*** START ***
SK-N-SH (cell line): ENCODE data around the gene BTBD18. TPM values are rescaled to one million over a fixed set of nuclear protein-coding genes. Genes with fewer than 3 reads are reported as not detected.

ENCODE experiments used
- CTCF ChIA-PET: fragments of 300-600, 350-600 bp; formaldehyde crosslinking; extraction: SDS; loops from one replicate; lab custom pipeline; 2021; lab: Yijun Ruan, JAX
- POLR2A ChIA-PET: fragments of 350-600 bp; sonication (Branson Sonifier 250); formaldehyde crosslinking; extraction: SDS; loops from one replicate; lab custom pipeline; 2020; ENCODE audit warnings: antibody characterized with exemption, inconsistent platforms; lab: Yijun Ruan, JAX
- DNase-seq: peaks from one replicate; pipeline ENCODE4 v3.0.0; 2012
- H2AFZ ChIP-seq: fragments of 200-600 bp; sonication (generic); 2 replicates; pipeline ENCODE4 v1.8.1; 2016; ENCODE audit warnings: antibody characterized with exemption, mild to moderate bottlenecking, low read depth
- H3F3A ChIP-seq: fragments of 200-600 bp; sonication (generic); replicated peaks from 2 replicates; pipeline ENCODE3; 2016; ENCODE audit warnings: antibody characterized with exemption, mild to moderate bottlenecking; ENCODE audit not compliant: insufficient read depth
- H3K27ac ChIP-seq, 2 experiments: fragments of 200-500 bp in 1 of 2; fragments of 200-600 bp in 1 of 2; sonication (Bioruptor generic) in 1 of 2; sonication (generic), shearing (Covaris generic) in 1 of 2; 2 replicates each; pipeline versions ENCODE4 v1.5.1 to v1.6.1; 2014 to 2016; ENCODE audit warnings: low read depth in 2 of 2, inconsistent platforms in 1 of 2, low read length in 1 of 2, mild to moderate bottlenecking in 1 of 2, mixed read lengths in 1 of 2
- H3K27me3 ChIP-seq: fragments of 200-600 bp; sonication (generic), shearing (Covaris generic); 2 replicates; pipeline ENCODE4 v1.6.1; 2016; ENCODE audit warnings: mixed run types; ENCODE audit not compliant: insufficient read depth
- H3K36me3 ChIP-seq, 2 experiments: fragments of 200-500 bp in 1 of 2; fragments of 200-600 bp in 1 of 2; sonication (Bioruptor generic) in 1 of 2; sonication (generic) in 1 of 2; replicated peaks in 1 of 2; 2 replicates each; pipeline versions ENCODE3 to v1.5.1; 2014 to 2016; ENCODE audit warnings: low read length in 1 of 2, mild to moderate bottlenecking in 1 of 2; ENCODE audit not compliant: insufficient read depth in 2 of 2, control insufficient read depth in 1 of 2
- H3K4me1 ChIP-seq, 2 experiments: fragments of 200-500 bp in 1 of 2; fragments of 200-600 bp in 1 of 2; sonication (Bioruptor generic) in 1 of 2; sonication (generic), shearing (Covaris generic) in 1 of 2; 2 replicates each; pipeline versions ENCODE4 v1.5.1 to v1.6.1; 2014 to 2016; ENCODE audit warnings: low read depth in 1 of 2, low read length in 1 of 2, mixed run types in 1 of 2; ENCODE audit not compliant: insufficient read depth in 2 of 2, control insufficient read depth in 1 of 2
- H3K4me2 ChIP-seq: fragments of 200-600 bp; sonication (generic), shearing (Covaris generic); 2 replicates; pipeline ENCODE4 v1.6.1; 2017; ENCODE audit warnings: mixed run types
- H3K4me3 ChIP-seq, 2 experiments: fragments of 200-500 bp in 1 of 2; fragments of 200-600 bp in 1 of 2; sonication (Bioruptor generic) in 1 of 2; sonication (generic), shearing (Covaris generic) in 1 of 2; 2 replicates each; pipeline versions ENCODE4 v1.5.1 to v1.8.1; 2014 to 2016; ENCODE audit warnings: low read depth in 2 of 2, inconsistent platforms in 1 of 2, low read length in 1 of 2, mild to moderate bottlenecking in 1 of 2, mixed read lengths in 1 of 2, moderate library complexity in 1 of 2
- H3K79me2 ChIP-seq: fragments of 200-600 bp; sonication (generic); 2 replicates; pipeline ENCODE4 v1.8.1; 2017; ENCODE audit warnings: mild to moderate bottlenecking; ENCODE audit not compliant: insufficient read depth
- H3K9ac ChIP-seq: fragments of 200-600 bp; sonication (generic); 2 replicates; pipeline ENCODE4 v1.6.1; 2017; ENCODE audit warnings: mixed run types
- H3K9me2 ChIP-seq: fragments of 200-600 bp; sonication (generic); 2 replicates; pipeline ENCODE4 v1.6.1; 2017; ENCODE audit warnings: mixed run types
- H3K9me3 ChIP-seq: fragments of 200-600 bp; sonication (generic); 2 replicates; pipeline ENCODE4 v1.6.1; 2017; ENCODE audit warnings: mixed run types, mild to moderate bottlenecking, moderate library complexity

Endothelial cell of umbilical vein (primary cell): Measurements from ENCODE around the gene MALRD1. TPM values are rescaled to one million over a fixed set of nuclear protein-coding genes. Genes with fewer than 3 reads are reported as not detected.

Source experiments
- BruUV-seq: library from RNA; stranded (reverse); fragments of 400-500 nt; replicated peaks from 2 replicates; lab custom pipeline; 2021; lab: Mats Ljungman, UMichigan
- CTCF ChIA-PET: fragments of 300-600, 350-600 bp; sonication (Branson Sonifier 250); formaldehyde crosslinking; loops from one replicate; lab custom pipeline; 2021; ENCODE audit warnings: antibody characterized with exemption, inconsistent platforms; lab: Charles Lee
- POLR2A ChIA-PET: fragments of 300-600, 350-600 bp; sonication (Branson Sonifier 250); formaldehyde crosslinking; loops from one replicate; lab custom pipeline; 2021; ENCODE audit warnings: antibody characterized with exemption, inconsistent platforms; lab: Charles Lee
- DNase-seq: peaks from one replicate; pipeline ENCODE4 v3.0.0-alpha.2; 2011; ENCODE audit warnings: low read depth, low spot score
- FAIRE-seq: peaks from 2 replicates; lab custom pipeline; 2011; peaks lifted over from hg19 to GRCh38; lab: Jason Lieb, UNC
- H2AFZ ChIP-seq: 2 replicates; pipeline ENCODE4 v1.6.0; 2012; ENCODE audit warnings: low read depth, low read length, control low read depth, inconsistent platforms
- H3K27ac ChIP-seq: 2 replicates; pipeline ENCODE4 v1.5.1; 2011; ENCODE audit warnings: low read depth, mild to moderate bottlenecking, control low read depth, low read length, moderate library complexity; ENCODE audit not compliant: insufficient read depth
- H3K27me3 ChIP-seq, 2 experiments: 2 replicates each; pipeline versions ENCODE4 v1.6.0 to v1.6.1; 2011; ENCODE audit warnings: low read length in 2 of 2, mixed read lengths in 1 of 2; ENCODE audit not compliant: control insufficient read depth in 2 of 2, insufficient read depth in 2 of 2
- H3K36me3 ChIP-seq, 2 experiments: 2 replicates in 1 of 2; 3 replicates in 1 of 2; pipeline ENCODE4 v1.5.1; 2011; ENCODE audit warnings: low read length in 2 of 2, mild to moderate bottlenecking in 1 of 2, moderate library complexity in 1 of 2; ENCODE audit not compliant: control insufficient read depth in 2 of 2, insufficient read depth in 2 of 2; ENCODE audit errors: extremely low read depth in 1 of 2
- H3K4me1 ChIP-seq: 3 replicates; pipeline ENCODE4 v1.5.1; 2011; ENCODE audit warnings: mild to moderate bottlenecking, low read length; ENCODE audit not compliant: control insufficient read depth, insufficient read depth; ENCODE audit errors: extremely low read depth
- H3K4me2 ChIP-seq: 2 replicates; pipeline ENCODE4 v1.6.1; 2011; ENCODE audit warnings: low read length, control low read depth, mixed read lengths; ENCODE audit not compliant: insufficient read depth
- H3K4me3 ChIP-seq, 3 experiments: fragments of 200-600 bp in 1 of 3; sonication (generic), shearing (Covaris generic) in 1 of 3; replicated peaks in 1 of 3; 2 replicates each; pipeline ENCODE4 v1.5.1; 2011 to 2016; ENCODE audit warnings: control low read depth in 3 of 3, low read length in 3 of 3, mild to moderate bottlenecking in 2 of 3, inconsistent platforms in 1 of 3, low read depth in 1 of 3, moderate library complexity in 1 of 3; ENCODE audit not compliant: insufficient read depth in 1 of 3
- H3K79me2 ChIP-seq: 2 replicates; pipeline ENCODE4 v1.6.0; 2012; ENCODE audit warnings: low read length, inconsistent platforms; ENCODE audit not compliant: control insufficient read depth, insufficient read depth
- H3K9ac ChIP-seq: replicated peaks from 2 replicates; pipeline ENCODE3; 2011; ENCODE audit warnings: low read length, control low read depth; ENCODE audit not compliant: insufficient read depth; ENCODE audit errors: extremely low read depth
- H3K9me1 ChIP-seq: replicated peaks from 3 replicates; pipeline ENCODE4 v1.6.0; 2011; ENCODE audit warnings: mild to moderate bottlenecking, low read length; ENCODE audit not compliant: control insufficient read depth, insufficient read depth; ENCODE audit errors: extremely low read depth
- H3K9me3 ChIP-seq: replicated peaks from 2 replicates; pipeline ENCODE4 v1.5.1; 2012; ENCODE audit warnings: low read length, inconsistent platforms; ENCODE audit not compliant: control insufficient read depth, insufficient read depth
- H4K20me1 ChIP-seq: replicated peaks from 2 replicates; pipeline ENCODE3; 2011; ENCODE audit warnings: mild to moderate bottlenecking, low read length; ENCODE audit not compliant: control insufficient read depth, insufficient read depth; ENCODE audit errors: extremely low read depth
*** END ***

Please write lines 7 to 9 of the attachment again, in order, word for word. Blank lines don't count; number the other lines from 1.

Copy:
- H3F3A ChIP-seq: fragments of 200-600 bp; sonication (generic); replicated peaks from 2 replicates; pipeline ENCODE3; 2016; ENCODE audit warnings: antibody characterized with exemption, mild to moderate bottlenecking; ENCODE audit not compliant: insufficient read depth
- H3K27ac ChIP-seq, 2 experiments: fragments of 200-500 bp in 1 of 2; fragments of 200-600 bp in 1 of 2; sonication (Bioruptor generic) in 1 of 2; sonication (generic), shearing (Covaris generic) in 1 of 2; 2 replicates each; pipeline versions ENCODE4 v1.5.1 to v1.6.1; 2014 to 2016; ENCODE audit warnings: low read depth in 2 of 2, inconsistent platforms in 1 of 2, low read length in 1 of 2, mild to moderate bottlenecking in 1 of 2, mixed read lengths in 1 of 2
- H3K27me3 ChIP-seq: fragments of 200-600 bp; sonication (generic), shearing (Covaris generic); 2 replicates; pipeline ENCODE4 v1.6.1; 2016; ENCODE audit warnings: mixed run types; ENCODE audit not compliant: insufficient read depth